"Any person who shall do or perform any work or labor upon, rent any machinery or equipment, or furnish any material, … for any building, erection or improvements upon land, or for repairing, grading, excavating, or filling of the same, … under or by virtue of any contract with the owner ... thereof, or his … contractor … upon complying with the [applicable statutory provisions], shall have for his … work or labor done, machinery or equipment rented or materials …furnished, … a lien upon such building, erection or improvements, and upon the land belonging to such owner … on which the same are situated, … to secure the payment of such work or labor done, machinery or equipment rented, or materials … furnished …. For claims involving the rental of machinery or equipment, the lien shall be for the reasonable rental value of the machinery or equipment during the period of actual use and any periods of nonuse taken into account in the rental contract, while the equipment is on the prop
erty in question."
Applying this language, the court held that while the statute could reasonably be read to apply to both lessors and lessees of machinery and equipment, the statutory language did not apply to "downtime" charges of lessees. In so holding, the court relied on (1) the principle announced in Bush Construction Machinery, Inc. v. Kansas City Factory Outlets, L.L.C., 81 S.W.3d 121 (Mo.App. W.D.2002). (holding that a supplier of rental equipment could not obtain a mechanic's lien for the nonpayment of equipment rental fees and calling upon the legislature to consider whether a lien for lessors of machinery is desirable), and (2) the latter portion of the statute (providing that a lien shall be "for the reasonable rental value of the machinery or equipment during the period of actual use and any periods of nonuse taken into account in the rental contract") in which the language clearly refers to liens being allowed only for periods of nonuse taken into account in the rental contract, rathe
r than the contract at issue between MLDS and Concord.
In addition, the court also held that "downtime charges" do not fall within the meaning of the term "labor," distinguishing the facts in this case from those in which equipment or "downtime" charges have been held to be lienable as labor costs. Specifically, the court focused on the fact that the costs incurred for equipment during the period of downtime in this case (i.e., rent) were incurred when no laborers were present, which is unlike the typical situation where (1) a lien award has included costs of equipment, (2) the propriety of the charges has not been at issue, and (3) the equipment charges have been necessary or ancillary to the laborer's performance of his work. In this case, the court could not say "that the costs incurred for equipment during a period of downtime were a part of the labor cost that ultimately produced the improvements to the property," and therefore, the charges were not lienable.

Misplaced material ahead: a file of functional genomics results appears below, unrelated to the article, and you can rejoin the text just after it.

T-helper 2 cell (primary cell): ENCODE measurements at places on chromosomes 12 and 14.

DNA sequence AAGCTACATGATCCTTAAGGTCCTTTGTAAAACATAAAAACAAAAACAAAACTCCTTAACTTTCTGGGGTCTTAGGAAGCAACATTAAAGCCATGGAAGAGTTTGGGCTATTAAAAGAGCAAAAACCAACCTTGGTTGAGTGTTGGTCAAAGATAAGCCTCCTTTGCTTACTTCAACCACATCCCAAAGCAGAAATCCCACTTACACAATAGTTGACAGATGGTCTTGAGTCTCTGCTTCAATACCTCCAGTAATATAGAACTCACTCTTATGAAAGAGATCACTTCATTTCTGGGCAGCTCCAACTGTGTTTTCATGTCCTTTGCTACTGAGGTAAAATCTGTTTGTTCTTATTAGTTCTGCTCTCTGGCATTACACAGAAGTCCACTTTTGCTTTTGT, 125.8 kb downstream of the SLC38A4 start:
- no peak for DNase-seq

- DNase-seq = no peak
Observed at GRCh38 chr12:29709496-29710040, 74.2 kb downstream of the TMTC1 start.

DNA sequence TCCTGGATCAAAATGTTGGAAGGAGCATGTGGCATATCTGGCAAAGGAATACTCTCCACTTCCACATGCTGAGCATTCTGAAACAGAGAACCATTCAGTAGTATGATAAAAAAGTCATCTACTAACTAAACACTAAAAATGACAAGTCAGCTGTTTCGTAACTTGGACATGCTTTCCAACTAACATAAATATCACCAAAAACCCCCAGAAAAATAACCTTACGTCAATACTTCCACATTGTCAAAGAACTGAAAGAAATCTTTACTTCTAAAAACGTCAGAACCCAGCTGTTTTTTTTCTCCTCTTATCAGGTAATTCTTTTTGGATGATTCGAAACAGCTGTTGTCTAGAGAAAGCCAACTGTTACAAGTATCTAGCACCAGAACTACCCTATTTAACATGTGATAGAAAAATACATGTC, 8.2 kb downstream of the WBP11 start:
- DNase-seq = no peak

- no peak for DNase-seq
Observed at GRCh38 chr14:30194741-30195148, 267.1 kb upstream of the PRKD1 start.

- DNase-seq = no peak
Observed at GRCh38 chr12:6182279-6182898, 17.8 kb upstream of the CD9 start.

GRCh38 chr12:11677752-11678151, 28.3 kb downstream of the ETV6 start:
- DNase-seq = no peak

Comment 1: It’s hard to argue with the court’s literal interpretation of the statute, but was this really what the statute means? If we assume that the contractual understandings of the contractor and owner (or contractor and subcontractor) was that downtime would be recoverable when it was required by delays in the project, which should the person paying rent for the equipment during that downtime be compensated through the lien process? Maybe another amendment is needed. But who has the lobbying strength to support it?
Comment 2: The editor acknowledges that this case may not meet the hypothetical standard he proposes. Why exactly did the equipment stand unused for the period of time that it did? At the request of the contractor? When MLDS shut down, it could have withdrawn its equipment. If it didn’t just for its own convenience, or to build up the damages, then the downtime probably shouldn’t be compensable at all, much less as a lien..